Previous research has connected exercise identity with obligatory exercise, yet to date no empirical studies have identified moderator variables of this association. The current study included participants of an athletic event (full marathon, n=582; half marathon, n=1,106; shorter distance, n=733) who completed questionnaires about exercise behaviors, obligatory exercise, and internalization of both the thin-ideal and athletic-ideal body shapes. General linear model analyses were conducted to examine the exercise identity-obligatory exercise relationship; moderator variables included gender, internalization of the thin-ideal body shape, and internalization of the athletic-ideal body shape. After controlling for the effects of body mass index, age, and distance group, the three-way interaction of exercise identity, gender, and internalization of the athletic-ideal body shape predicted obligatory exercise. Findings suggest that women who report high identification with exercise and high value on having an athletic physique may be vulnerable to obligatory exercise.
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http://dx.doi.org/10.1016/j.bodyim.2012.09.004DOI Listing
http://www.ncbi.nlm.nih.gov/pmc/articles/PMC3534926PMC
January 2013

The last word on the 29th Olympiad: redundant, revealing, remarkable, and redundant.

Eat Disord 2009 Jan-Feb;17(1):97-102

Bloomington Center for Counseling and Human Development, Bloomington, Indiana, USA.

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http://dx.doi.org/10.1080/10640260802570163DOI Listing
January 2009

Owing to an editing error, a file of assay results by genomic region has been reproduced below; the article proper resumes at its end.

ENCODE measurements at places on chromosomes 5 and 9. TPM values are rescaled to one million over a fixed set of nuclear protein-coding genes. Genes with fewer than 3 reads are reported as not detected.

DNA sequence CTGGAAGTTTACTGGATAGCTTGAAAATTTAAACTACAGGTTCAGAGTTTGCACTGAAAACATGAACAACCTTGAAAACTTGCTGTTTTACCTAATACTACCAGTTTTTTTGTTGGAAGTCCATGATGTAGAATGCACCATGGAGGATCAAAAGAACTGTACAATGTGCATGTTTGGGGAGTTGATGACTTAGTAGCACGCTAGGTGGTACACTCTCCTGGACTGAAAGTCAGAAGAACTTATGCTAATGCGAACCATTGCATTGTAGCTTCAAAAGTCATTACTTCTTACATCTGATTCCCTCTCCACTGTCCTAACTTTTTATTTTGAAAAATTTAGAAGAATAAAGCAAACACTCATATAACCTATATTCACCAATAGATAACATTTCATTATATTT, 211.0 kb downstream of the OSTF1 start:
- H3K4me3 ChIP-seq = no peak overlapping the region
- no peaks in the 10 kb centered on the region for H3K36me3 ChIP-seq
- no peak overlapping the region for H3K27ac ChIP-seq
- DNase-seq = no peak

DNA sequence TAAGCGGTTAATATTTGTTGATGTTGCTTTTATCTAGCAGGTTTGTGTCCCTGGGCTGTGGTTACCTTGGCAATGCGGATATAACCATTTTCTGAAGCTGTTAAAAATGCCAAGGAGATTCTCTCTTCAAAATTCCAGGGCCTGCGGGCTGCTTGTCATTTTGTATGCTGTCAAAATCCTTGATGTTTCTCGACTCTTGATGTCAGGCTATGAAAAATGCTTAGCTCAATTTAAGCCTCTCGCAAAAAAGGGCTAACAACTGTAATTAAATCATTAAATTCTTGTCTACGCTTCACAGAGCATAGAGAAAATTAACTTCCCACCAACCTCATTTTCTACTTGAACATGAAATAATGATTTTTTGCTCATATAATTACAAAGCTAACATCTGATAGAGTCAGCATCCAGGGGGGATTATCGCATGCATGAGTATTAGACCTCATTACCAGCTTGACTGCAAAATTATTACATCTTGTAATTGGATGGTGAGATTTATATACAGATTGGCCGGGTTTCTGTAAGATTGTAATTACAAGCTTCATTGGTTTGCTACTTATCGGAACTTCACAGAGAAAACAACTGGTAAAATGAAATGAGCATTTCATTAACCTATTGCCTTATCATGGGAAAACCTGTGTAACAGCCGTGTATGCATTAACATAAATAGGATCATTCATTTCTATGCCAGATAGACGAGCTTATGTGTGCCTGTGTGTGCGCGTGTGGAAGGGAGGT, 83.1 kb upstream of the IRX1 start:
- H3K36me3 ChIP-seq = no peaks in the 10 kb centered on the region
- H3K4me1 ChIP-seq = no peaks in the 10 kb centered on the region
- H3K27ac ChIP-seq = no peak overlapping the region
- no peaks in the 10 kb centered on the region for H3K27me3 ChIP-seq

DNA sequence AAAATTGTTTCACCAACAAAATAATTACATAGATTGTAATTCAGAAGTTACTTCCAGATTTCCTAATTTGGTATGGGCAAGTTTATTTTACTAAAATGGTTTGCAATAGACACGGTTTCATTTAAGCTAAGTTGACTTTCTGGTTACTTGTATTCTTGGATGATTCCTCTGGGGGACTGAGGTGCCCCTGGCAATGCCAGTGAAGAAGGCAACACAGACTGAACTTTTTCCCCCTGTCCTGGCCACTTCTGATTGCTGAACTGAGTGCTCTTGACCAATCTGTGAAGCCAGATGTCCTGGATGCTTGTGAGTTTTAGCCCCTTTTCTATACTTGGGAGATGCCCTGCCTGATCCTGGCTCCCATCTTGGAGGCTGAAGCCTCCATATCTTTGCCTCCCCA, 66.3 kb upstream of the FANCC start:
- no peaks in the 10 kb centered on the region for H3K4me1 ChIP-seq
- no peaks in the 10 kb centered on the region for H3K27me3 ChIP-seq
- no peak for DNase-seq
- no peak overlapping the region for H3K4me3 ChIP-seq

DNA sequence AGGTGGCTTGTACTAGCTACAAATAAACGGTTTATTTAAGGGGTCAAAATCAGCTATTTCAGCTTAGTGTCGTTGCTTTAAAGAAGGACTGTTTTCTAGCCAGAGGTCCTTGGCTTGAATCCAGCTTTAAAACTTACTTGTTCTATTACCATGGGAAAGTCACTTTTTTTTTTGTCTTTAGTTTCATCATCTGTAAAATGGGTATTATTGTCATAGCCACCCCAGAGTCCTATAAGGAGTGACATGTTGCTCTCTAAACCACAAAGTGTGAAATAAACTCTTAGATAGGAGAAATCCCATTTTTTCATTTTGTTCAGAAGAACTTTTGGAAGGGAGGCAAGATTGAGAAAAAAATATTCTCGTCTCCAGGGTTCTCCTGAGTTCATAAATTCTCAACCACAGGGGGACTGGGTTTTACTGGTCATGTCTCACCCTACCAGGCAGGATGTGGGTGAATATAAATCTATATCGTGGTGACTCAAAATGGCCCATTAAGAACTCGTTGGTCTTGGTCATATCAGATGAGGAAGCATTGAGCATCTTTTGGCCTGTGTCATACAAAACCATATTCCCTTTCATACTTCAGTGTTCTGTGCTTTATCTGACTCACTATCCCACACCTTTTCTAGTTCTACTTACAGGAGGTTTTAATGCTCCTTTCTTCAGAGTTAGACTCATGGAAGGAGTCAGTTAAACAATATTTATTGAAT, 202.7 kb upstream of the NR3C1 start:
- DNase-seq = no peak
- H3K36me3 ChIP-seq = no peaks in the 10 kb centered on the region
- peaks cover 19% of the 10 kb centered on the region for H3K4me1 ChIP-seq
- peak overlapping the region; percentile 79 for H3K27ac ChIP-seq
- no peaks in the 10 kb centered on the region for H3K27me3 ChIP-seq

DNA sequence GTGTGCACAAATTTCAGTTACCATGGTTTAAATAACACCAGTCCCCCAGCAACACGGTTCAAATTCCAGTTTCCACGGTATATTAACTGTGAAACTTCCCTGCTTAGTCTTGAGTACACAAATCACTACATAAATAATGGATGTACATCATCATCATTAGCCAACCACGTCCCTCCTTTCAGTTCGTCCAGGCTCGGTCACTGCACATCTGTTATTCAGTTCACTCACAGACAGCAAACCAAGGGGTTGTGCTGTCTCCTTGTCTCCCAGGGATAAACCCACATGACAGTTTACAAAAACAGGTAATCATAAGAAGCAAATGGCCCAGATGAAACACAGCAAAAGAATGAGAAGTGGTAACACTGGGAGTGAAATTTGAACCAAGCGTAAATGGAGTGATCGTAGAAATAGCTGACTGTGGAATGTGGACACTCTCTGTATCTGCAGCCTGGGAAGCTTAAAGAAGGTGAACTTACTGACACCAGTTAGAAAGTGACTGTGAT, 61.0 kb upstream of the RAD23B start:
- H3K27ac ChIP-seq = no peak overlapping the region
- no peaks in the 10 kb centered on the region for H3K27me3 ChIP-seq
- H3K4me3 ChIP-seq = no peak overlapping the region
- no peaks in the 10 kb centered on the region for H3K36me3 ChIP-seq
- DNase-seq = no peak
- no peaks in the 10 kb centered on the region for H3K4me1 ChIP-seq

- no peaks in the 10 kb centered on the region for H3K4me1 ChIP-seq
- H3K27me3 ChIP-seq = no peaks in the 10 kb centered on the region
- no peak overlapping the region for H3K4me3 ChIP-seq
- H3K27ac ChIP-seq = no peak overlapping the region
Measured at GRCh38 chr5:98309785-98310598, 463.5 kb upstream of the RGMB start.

Athletes, eating disorders, and the four-minute mile.

Eat Disord 2005 May-Jun;13(3):321-4

Bloomington Center for Counseling and Human Development, Bloomington, Indiana 47408, USA.

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http://dx.doi.org/10.1080/10640260590932922DOI Listing
June 2007

NCAA coaches survey: the role of the coach in identifying and managing athletes with disordered eating.

Eat Disord 2005 Oct-Dec;13(5):447-66

Bloomington Center for Counseling and Human Development, Bloomington, Indiana 47408, USA.

The primary objective of the present study was to survey collegiate coaches with respect to how female athletes with disordered eating or eating disorders are identified, how coaches are involved, and the identification criteria used. An additional objective was to determine how symptomatic athletes are managed regarding treatment and sport participation. Participants were 2,894 coaches representing 23 sports. Findings indicated that athletic trainers, teammates, and coaches are frequently involved in identification. Eating disorder symptoms were most often used to identify symptomatic athletes, and athletes from high-risk sports were more often identified. Coaches rated symptoms as being serious, both in terms of how they affect the athlete's health and her athletic performance, with amenorrhea being a notable exception. Implications of the study were discussed in terms of education and training of coaches and athletic trainers.
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http://dx.doi.org/10.1080/10640260500296707DOI Listing